Absolutely stunning, good fruit, lovely pepperiness and fantastic energy
One of the best value Nebbiolos I’ve come across
Nicolas Carmarans Selves Blanc
One Chenin to rule them all, more akin to a Meursault than Chenin
James, the sort of chap who puts barbecue and wine in the same sentence with alarming frequency, toyed with reds from Dard & Ribo and Domaine des Foulards Rouges, before plumping for the following pair of left-field lovelies.
Cloudwalker Pinot Gris
One of the most interesting New Zealand wines I’ve tried. Tropical, fun and refreshing. One of my customers compares it to sour beer which I think is a good comparison.
(And it comes in a crown cap – Ed)
He also cited Benjamin Zidarich’s Terrano which made a profound impression.
Had this at a sales meeting at the beginning of the year and still came to mind which is testament to its quality considering how much wine has flowed under the bridge since then.
In the moat around Chateau Board, wine literally flows under the drawbridge.
Phil’s wines were determined by time, place and the quality of the company:
Batlliu Biu Riesling 2015, but more so Batlliu Pinot Noir 2015
Very much a case of time and place! Sitting around the lunch table on a warm July afternoon in Sort, high in the Spanish Pyrenees in the company of Josep, Patri and a great group of people, enjoying simple barbecued food and their warm hospitality – these wines just shone!
Sounds idyllic. Just hope Phil didn’t regale the poor Spaniards with his medley of filthy music hall ditties and sea shanties.
Didier’s pulse beat to the rhythms of the Loire this year. He recalled a particularly potable bottle of Claude and Etienne Courtois Etourneaux 2012:
Highly drinkable and approachable also very complex wine. Great fruit but also secondary notes showing up. Pure, free and healthy.
Pure, free, healthy? Very like DD himself.
Carlo played the Gamay card – twice. Appreciative words flowed like wine:
My wines of this year are two apparently similar Gamays made by two young producers with real talent. Dynamitage from Baptiste Cousin and Rockaille Billy from Vincent Marie, both are made in the Loire, but from different terroir, the first from Anjou on chalky white limestone soil, the latter from the Auvergne with its mix of granitic sand and volcanic soil. These super expressive Gamays have great depth and intensity; both wines show earthy/vegetal elements and a beautiful elegance and good structure. No added sulphur during vinification for both testify again a great ability. Both are great food-wines as much as the wine you would choose after a long meal and you’re still thirsty…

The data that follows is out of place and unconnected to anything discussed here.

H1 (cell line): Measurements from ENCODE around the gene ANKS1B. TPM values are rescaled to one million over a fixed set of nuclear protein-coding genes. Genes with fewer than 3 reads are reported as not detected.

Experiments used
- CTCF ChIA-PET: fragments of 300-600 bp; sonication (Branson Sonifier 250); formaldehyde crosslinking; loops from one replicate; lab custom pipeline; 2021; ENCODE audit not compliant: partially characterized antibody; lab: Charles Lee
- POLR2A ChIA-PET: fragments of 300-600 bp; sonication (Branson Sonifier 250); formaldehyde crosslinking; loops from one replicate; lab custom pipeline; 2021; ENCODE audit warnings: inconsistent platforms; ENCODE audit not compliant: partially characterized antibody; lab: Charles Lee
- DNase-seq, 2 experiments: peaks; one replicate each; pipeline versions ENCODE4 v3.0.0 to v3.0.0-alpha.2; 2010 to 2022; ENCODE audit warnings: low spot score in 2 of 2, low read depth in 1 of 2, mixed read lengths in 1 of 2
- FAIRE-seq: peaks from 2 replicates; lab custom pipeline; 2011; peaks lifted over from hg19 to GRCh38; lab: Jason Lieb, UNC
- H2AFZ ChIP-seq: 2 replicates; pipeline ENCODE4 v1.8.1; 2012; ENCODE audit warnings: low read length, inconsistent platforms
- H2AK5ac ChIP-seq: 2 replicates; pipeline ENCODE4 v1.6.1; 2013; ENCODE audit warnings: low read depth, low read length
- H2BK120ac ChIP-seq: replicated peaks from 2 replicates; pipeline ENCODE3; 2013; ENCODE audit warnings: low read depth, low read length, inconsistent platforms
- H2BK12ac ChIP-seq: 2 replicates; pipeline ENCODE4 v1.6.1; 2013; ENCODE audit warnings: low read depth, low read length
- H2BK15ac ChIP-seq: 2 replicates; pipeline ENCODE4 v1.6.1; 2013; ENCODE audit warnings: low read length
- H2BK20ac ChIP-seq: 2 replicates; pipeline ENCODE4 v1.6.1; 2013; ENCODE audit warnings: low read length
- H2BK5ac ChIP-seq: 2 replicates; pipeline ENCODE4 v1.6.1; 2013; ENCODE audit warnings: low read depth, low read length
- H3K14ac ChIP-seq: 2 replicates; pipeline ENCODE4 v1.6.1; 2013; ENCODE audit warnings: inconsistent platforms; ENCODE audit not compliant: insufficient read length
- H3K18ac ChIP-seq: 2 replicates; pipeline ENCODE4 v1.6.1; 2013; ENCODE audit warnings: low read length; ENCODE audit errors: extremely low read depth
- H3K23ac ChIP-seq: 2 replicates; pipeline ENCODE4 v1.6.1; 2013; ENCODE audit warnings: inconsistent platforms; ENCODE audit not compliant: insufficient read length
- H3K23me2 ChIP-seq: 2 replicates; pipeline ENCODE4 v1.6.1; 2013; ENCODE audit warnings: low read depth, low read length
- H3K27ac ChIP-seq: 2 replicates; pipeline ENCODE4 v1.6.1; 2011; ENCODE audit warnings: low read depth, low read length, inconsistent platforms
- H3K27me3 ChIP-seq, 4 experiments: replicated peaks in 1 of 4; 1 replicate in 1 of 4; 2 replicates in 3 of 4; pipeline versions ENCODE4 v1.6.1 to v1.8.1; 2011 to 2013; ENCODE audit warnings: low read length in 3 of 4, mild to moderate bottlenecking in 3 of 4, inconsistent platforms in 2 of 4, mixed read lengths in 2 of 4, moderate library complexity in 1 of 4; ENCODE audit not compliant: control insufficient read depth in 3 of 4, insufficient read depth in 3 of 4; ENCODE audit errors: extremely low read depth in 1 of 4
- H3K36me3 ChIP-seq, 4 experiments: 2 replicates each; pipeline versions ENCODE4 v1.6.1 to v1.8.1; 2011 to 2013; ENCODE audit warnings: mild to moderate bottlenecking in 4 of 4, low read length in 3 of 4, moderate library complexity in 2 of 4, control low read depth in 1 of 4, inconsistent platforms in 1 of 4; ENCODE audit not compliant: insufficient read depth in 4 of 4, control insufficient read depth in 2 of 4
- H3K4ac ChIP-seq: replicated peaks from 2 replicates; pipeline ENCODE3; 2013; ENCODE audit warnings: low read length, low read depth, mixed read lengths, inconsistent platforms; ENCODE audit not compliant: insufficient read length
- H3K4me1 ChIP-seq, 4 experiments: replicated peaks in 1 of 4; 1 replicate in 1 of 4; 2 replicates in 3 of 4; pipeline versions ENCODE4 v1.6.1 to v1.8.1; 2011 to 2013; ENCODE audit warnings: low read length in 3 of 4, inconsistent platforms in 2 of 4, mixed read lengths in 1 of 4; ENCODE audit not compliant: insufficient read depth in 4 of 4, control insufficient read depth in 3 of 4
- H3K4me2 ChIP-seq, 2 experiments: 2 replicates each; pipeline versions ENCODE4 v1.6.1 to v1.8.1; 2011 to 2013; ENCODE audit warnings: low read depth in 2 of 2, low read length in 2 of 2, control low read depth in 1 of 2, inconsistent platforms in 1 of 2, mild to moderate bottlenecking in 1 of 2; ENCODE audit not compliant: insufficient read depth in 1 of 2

Carlo fondly remembers dispatching a magnum of one of Vincent Marie’s volcanic Gamays. Lupo is not averse to a magnum that lies down and asks for its tummy to be tickled.
Charlie’s Garnacha-spot, meanwhile, was to be found in the mountains of Sierra de Gredos with Comando G Las Umbrias:
Having spent a weekend in the mountains with the boys, I got my head around the elevation, old goblet vines, and iron-rich granitic soils. Not everyone wants to grow Garnacha, especially round those parts where the old boys are giving away plots that are near impossible to farm without a horse. But somehow the wines made by Comando G have become my favourite and have instilled a passion for Garnacha that surpasses other varieties. They are fine, intense yet elegant and so so connected to the iron rich granite soils that they come from. If I was to buy vines tomorrow – it would be high elevation GARNACHA!
World-class granitic Garnacha – something to hose down the hipsters of Hackney with.
Gideon’s beady eye for value-for-money wines was reflected in his choice of fighting belt-tighteners, namely Blaufrankish Horitschoner, Franz Weninger; M & A Arndorfer Vorgeschmak White, (everyone just seems to love it) and the Faugeres tradition, Clos Fantine – a lovely wild savoury red.
Maddie chose her favourite wine of the year for symbolic as well as gustatory reasons. Melting Potes from Alice & Olivier De Moor-
Not only was it banging for the money but the background story is a lovely one in that when the chips (yields) are down you can count on your mates to help you through!
She also fell in love with Didier Barral’s Blanc 2014:
Pure class from the Languedoc balanced & structured – a truly amazing wine.
Laura was entranced by the Burja Zelen:
Unlike anything I have ever tried, totally unique and special. Its unique combination of aromatic herbs and spice makes this a truly intriguing wine.
Standing by his tricolour and belting out the Marseillaise Philippe dug deep in his capacious cellar to come up with the following French quintessential quartet: Saumur Blanc Clos Romans, Thierry Germain 2015; Riesling Pfersigberg Schueller 2010; Saint-Joseph blanc les Champs Dard & Ribo 2007; Morgon Cote du Py magnum 2006. He then also lobbed in a cracking Nourrissons Stéphane Bernaudeau 2014 to further swell the representation of top Chenin.
Having regaled us on numerous occasions with his top-of-the-year-wine-pops Doug slimmed down his compendious fave-raves to the pithier trio of Kelley Fox Momtazi Pinot Noir (sublimely energetic and sanguine Pinot punching with minerals), Sepp Muster Erde (beautiful and harmonious skin contact wine that changes with every glass) and Kheops Chardonnay Les Vignes de Paradis (biodynamic Chardonnay fermented in cement pyramid – like drinking mineral water).